He added: “With that knowledge, I will work with the leadership team and the board to develop and clearly articulate a game plan to establish a foundation for future success.”
David Johnson, CEO of PR agency Strategic Vision, stresses that when trying to recover from such a huge blow it’s important that communicators help to set expectations.
“You have to realistically give [consumers] a good timetable for turning things around and explain that this is not something that can happen overnight,” he says. “They need to calm down investors and consumers, and converge on a consistent message.”
Johnson says that as JCPenney seeks to rebuild its image it’s important that the new regime doesn’t take a dim view of public relations. ”PR has to be involved,” he says. “And there has to be clearcut lines of communication between management and the PR team so there’s a coherent message.”
Giving PR a seat at the table is all well and good, of course, but a lot more depends on whether PR can marshall all of the available marketing channels to convince consumers to come back, says Mike Paul, president and senior counselor of MGP & Associates, a reputation-management firm.
“All the tools that make up communications—marketing, advertising, corporate communications, customer service, social media—must be on a united front,” he says.
Paul says that in order for the communications strategy to be successful, JCPenney has to re-evaluate the mindset of its customer.
“For the JCPenney customer, it’s all about the sales and that’s not necessarily a communications message, that’s a behavioral message,” he says. “If you’re telling me as a consumer, who’s been going to your store for years, that there are no more sales, you’re telling me not to come to the store anymore.” PRN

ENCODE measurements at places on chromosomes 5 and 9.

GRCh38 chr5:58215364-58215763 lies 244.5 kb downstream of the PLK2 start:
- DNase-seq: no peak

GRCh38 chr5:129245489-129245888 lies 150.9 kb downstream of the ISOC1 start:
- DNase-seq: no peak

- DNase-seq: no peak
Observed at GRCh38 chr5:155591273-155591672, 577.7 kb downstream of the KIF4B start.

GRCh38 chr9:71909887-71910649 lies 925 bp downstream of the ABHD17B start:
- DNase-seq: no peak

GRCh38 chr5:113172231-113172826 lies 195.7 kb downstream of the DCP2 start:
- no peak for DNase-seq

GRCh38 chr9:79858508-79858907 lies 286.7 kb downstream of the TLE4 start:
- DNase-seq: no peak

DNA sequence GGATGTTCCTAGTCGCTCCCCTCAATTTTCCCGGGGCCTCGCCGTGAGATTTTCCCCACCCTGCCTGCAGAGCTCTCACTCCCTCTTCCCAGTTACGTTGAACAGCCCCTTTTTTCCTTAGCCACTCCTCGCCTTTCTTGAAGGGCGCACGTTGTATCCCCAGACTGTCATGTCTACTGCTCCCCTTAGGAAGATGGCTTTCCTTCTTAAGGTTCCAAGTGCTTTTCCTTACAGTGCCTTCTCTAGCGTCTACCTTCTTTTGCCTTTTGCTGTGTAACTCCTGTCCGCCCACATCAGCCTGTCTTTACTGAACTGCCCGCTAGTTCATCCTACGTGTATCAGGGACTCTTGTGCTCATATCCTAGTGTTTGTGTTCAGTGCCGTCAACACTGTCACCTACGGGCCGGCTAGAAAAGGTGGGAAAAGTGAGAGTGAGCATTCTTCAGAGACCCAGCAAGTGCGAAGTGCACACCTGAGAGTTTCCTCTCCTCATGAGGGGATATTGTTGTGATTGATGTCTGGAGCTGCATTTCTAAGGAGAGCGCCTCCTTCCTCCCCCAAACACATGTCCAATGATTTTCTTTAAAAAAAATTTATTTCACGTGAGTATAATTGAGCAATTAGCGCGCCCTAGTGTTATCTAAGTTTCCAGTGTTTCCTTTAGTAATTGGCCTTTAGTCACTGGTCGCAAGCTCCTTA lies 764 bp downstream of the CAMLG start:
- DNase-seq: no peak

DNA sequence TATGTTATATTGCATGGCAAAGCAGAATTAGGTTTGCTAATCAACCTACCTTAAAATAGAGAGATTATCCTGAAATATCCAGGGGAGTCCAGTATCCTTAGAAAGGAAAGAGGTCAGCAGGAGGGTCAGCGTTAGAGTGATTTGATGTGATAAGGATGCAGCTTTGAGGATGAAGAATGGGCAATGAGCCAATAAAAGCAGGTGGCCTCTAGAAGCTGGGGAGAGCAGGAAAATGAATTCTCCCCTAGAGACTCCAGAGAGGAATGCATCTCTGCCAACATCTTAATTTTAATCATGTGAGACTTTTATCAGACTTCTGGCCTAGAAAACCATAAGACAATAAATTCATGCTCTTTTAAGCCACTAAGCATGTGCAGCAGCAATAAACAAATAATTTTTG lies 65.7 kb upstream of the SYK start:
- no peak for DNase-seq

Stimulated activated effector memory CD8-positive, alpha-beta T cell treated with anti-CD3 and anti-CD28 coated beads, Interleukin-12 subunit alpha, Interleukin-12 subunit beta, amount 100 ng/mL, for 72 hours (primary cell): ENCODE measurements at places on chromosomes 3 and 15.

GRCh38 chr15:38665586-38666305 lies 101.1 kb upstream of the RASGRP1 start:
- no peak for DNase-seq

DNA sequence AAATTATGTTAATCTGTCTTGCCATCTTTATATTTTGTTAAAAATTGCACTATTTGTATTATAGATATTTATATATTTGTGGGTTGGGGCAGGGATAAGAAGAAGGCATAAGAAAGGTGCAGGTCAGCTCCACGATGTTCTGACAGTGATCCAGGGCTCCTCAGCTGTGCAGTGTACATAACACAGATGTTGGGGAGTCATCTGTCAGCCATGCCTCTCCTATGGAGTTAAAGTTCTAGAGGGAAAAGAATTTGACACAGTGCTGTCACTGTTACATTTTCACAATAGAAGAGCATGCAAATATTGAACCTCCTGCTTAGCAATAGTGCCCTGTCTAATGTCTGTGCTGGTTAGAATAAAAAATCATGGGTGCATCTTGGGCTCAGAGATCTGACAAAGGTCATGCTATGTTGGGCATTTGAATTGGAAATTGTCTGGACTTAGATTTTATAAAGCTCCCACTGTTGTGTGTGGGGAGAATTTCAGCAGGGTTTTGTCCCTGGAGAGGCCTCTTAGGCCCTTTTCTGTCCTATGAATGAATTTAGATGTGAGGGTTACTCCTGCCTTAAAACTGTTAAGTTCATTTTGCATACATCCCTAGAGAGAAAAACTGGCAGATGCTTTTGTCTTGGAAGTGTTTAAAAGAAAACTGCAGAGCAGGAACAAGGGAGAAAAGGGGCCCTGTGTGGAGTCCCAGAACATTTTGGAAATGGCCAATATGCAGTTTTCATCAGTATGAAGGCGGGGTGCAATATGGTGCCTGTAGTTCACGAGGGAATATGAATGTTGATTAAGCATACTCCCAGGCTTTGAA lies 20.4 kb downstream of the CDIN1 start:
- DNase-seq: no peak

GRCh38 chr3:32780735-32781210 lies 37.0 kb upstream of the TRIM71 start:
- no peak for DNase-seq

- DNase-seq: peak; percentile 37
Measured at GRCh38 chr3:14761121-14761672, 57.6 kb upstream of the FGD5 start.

David Johnson, firstname.lastname@example.org; Mike Paul, @reputationdr; Hayes Roth, email@example.com.
We recently saw one of the nation’s most iconic retail brands, JCPenney, dismiss its CEO, citing a failed strategy that left the company unprofitable and customers fleeing to competing brands.
Yet beyond a failed strategy, Ron Johnson failed as “Chief Storytelling Officer.” His brand story did not resonate with what the JCPenney customer wanted from the brand and the shopping experience.
This situation is not uncommon. Many CEOs fail to tell a good story about their vision, brand and products. Another example that recently made headlines is Hewlett-Packard. CEO Meg Whitman’s story has gotten lost in turnaround tactics. Her inability to communicate a vision for HP has created a lack of confidence with shareholders, industry analysts and customers.
For CEOs to deliver on their most important management objectives, they must craft a clear and compelling narrative that activates key stakeholders.
As a PR professional, your role is work with your CEO to deliver a story that sells. Here are some tips:
Understand your target audiences and the core emotional drivers that cause them to engage with your brand.
Help your CEO align their narrative to those needs, values and desires.
Ensure all communications deliver on the brand narrative to create consistency and clarity.
CEOs must use story to communicate their strategy, so key stakeholders buy-in and stay engaged in the CEO’s vision as the strategy gets executed. It’s your job to facilitate that process and ensure your CEO is an effective Chief Storytelling Officer.
Danielle Berg is a principal of Telling Media, a business consultancy, and co-author of the forthcoming, “Use the ‘S’ word in business.”